***

20 comments:

Catherine said...

I'm beginning to think everyone in New Zealand has seen the comet except me. We have had cloudy night after cloudy night. P saw it through a break in the cloud one night while I was away. My friends in Palmerston North saw it on a clear night before I got there (but it was cloudy in Christchurch that night). I keep thinking, what if Captain Cook had sailed to the South Seas and found the transit of Venus obscured by cloud? :)
Loved your descriptions of the comet, of the book, of the baby and everything

chiefbiscuit said...

catherine - Thanks! I truly hope you get to see the comet - it's simply awesome - I had to pinch myself really ... an amazing, amazing thing to witness, I am praying for a clear night for you tonight in Christchurch.

pepektheassassin said...

Oh, me too with the sleeping and rocking and feeding and nappies and Eensie weensie spider and this little piggy...but mine will end in two weeks, and you'll still have yours!

I am envious of you seeing the comet. I tried, but it was always cloudy or snowing or raining. I DID see the last one, whatever it was called. We drove out to the shores of the Great Salt Lake at midnight, with the binoculars....

Catherine said...

Chiefbiscuit, my daughter thought it wasn't all that great - just a star with a tail! so I am reminding myself that every sunset I get to witness is probably far more beautiful and amazing, we just tend to take sunsets for granted as they are more common than comets.

chiefbiscuit said...

pepek - Have fun while you're there with him. he'll be part of your whole life, whereas for me it's just for a part of my life - you're in the better boat!

catherine - That is just so right! That night we were somehow even more appreciative of the moon and stars which we see all the time, because of the comet I think.

apprentice said...

Great pictures,the birds there looking really interesting. Congrats on the comet, I think seeing them is a wonderful things as they come around so infrequently one feels bit specially blessed to be here when they do. I saw Halley's Comet in 86, and it was fantastic.

Jan said...

Enjoy your long w/end!

Frances said...

I can imagine what it must be like to see a comet. I love the fantail birdie pic - he's sooo cute.
Thanks for letting us see some of your world.
Take care

Tammy said...

Cool Comet and how great your hubby never tires of reminding you ;)

Baby H sounds like a doll and his parents are lucky to have found someone to make "the sounds & faces."

Great review for Clare...can't wait! HUGS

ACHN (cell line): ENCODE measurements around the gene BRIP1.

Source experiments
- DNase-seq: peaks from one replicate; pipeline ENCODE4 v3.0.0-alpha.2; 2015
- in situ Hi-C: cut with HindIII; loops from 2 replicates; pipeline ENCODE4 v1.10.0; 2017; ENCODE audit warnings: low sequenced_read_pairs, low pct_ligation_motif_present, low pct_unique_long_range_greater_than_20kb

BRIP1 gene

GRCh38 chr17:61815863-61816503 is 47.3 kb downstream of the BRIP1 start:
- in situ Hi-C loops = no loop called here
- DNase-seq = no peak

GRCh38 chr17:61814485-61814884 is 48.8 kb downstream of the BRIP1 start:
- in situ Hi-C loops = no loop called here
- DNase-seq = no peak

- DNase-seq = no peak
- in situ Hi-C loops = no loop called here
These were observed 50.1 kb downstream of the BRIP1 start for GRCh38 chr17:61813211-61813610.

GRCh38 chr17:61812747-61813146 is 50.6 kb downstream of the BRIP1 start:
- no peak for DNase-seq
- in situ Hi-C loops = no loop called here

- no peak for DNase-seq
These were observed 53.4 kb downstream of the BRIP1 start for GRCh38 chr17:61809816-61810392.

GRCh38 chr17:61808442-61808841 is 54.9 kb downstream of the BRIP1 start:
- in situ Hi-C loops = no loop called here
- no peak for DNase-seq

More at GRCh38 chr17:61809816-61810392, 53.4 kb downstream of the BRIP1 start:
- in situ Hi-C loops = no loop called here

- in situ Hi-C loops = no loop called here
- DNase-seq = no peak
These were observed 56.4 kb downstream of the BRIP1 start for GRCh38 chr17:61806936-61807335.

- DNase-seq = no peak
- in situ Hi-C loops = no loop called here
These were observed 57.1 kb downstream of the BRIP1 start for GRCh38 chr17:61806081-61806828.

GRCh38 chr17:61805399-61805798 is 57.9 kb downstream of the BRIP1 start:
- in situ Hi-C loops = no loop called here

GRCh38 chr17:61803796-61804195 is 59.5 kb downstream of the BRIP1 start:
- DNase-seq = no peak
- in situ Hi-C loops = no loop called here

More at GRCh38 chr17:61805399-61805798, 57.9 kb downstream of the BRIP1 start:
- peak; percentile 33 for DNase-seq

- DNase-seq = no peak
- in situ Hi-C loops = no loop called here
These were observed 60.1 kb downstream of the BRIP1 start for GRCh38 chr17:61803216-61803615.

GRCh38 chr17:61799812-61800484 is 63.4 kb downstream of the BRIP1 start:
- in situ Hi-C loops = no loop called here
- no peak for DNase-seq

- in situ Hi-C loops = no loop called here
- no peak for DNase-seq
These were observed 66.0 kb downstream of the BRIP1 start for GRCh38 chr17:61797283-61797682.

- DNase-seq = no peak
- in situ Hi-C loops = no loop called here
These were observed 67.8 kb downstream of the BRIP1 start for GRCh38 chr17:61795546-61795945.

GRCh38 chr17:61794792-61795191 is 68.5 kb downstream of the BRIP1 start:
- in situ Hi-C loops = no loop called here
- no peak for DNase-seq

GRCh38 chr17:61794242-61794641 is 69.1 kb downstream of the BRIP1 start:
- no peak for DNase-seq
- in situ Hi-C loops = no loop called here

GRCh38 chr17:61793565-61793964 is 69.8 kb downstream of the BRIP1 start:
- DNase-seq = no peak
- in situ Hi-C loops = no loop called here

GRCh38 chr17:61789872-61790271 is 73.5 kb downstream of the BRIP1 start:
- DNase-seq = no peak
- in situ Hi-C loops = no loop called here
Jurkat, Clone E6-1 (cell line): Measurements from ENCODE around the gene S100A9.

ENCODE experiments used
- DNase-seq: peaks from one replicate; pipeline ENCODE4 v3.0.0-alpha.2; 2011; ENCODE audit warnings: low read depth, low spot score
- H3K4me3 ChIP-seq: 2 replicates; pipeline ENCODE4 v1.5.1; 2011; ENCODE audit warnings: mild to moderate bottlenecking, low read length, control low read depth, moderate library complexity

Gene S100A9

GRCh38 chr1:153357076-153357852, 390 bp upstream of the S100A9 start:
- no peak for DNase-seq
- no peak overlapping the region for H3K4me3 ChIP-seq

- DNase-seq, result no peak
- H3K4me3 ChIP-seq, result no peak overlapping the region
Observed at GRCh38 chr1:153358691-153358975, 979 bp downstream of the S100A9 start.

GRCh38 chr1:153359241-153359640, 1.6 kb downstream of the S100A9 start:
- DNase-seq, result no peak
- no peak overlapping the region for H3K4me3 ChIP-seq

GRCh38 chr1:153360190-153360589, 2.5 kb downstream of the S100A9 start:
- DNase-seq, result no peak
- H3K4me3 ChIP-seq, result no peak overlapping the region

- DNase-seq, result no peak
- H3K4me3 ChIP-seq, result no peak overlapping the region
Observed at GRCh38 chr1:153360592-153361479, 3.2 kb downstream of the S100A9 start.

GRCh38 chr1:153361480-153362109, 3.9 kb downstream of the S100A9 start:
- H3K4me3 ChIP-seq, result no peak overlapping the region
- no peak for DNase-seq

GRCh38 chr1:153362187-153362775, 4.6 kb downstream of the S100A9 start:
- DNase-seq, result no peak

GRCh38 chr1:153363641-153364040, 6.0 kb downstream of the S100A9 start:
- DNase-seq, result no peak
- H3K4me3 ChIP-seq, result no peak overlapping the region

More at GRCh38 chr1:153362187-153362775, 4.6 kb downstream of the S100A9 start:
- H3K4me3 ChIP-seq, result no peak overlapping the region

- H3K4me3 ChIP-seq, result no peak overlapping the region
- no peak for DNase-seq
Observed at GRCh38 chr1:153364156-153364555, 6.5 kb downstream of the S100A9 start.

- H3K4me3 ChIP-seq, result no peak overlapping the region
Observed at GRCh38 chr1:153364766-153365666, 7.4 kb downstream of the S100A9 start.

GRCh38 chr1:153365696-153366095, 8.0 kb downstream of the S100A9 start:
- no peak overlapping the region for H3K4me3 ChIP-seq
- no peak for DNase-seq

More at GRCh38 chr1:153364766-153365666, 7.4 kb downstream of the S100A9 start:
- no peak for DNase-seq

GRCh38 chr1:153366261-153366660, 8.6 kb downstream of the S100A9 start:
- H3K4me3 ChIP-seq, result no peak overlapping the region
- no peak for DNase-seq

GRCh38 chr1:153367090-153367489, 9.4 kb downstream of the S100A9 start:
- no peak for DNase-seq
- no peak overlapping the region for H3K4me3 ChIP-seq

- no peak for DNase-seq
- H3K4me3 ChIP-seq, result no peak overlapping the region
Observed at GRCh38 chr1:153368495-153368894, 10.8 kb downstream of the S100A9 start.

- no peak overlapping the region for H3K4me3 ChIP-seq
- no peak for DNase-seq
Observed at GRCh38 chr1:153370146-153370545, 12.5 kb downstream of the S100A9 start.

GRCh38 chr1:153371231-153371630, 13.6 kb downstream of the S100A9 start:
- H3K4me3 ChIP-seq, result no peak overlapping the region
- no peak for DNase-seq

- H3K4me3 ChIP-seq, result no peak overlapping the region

Sabine said...

Hi chiefbiscuit

I know it's OT, but your book has finally arrived! It only took them about half a year to deliver it... I will start reading over the weekend.

Sabine

January said...

Enjoy the time with Baby H. As with comets, opportunities don't come around as often as they should.

Hope all is well with you.

chiefbiscuit said...

apprentice - yes it was an amazing experience. I don't remember haileys but ABM remembers taking out our oldest boy to see it when he was just a toddler.

jan - The long weekend has come and gone - already - how time flies!

frances - thanks for dropping by.

tammy - Thanks for the great comments - keep in touch - love your grandson photo!

sabine - How fantastic! Thank you for buying it. Hope you enjoy it - let me know what you think.

january - Hi - thanks for dropping by - all is well - I must pay you a visit! In fact ... no time like the present ;)

paris parfait said...

Lovely post - so much here - a comet, a baby, a book!

Remiman said...

CB,
I've never seen a comet...perhaps some day. It must be thrilling and to have a personnal star guide with you makes it even more so.
Thanks for sharing the bird pics and descriptions. Still another reason to visit your part of the planet.
Your book reviews are always inticing, but I must finish "Mr. Biswas" first, if you know what I mean.
rel

The Elusive Loo said...

There was a comet on the news in the UK a few weeks ago or it could have been a meteor. Either way it looked a lot like that.

I missed seeing it in person though :-(

Meander Knot Press said...

...and red talons, did you mention those red feet? The comet, oh my, what a wonderful sight that must have been. My sister, who is comiing to visit this week for her birthday, would love that book!

chiefbiscuit said...

pp - i know, I know - I can hardly contain myself! It's almost all to much for one person to bear. :)

rel - Hope you enjoy the Mr Biswas book - let me know what you think of it.

elusive loo - it would've been the same comet for sure. I don't know for how much longer it's around ...

mkp -Yes the red feet - of course - funny what you take for granted.
Hope your sister enjoys NZ. I wonder if she'll get to see the comet?

mcdinzie said...

its been too cloudy here to see the comet except for saturday night and we werent home with camera's in hand....typical!!!


Sounds like you have met your perfect match :)

Catherine said...

Still too cloudy to see the comet, but then again, those clouds are what make sunsets so beautiful. I remember seeing Halleys in 1986, we were on an island off the coast of Queensland so it was good and dark, but still it was only a fuzzy ball in the binoculars. My grandmother recalled it in 1910, when her brothers convinced her that the earth would pass through the tail of the comet and they would all be burnt up.
The next time round, Halley's may be as spectacular as 1910, but I don't suppose I'll still be here to see it. Nor to see comet McNaught when it comes around again in about 86000 years time.

chiefbiscuit said...

mcd - Sorry you're under the clouds. Yes it's a match made in heaven!

catherine - I'm sure you're going to see the comet - just gotta feeling.

Harbour

Harbour
'how this all harbours light'